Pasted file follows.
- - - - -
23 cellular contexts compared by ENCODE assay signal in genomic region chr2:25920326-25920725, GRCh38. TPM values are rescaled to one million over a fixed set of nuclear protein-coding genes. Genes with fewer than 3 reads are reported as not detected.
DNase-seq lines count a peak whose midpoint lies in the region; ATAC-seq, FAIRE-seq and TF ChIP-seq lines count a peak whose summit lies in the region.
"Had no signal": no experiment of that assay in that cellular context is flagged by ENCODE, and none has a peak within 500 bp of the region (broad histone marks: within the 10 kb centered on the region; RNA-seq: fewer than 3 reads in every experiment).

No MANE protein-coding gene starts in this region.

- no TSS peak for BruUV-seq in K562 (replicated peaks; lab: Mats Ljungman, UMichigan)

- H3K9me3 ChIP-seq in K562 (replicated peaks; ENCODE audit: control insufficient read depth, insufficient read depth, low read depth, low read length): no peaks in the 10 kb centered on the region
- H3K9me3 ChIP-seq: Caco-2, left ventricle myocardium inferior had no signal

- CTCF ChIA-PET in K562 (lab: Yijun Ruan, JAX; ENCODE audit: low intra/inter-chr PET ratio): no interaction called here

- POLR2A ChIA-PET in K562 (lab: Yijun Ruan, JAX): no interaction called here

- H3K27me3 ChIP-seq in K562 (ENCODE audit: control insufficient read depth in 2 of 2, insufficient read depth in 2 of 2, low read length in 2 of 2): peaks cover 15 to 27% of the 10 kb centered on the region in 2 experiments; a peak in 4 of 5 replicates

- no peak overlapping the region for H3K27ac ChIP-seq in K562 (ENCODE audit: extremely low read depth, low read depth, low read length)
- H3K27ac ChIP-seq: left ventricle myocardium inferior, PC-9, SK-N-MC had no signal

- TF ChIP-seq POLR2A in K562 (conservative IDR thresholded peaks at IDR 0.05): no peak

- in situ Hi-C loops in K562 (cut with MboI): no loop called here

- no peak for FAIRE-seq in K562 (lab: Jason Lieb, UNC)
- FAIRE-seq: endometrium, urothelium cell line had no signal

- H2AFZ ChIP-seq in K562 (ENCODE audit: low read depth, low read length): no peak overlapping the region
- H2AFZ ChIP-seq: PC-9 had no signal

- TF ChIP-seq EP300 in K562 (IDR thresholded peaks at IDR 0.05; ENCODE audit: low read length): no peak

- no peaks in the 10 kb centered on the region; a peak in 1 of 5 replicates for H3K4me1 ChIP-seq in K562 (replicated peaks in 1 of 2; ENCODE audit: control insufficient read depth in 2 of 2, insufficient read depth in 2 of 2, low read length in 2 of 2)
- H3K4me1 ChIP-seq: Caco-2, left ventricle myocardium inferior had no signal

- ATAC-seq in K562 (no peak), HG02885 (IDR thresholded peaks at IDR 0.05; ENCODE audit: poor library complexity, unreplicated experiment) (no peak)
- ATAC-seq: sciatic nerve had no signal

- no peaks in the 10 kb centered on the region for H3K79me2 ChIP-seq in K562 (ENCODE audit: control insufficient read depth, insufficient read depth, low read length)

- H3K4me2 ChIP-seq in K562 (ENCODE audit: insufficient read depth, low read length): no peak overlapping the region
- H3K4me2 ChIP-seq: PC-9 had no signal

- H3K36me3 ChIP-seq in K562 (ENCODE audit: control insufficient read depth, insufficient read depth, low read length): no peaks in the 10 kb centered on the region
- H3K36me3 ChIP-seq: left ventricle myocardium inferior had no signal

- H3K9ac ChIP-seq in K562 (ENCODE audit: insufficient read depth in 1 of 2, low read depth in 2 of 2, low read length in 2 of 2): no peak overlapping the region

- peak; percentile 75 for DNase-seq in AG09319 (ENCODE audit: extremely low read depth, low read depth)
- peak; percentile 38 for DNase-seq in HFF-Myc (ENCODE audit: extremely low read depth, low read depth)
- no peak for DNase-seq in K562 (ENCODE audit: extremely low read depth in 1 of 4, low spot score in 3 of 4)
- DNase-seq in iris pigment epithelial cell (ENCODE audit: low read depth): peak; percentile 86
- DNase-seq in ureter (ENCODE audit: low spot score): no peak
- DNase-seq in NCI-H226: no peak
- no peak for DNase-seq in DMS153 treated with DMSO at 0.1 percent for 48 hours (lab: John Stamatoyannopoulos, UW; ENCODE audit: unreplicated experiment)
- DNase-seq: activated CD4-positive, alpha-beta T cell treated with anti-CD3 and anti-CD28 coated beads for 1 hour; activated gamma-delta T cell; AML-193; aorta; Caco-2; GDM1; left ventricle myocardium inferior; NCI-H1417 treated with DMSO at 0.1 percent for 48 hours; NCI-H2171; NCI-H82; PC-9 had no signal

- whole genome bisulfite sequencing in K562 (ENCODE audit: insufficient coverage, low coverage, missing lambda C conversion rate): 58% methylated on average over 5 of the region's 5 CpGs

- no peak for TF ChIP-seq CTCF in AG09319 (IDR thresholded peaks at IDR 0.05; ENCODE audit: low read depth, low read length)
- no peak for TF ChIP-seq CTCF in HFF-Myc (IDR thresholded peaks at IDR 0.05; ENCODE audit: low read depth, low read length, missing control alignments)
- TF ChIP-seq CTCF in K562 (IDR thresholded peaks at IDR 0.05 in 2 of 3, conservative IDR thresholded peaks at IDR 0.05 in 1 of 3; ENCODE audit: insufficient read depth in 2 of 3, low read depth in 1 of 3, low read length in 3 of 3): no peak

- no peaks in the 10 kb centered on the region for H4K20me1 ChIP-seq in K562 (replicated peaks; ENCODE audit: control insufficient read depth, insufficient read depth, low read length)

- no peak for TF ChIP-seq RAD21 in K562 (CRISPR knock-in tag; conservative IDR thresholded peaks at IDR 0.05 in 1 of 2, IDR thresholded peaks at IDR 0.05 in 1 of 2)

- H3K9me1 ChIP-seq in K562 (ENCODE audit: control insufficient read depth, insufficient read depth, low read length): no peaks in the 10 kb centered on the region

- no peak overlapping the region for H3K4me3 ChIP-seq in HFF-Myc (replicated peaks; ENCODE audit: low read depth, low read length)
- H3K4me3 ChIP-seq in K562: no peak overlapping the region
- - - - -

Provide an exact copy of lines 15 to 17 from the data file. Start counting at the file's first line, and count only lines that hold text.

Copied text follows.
- no peak for FAIRE-seq in K562 (lab: Jason Lieb, UNC)
- FAIRE-seq: endometrium, urothelium cell line had no signal

- H2AFZ ChIP-seq in K562 (ENCODE audit: low read depth, low read length): no peak overlapping the region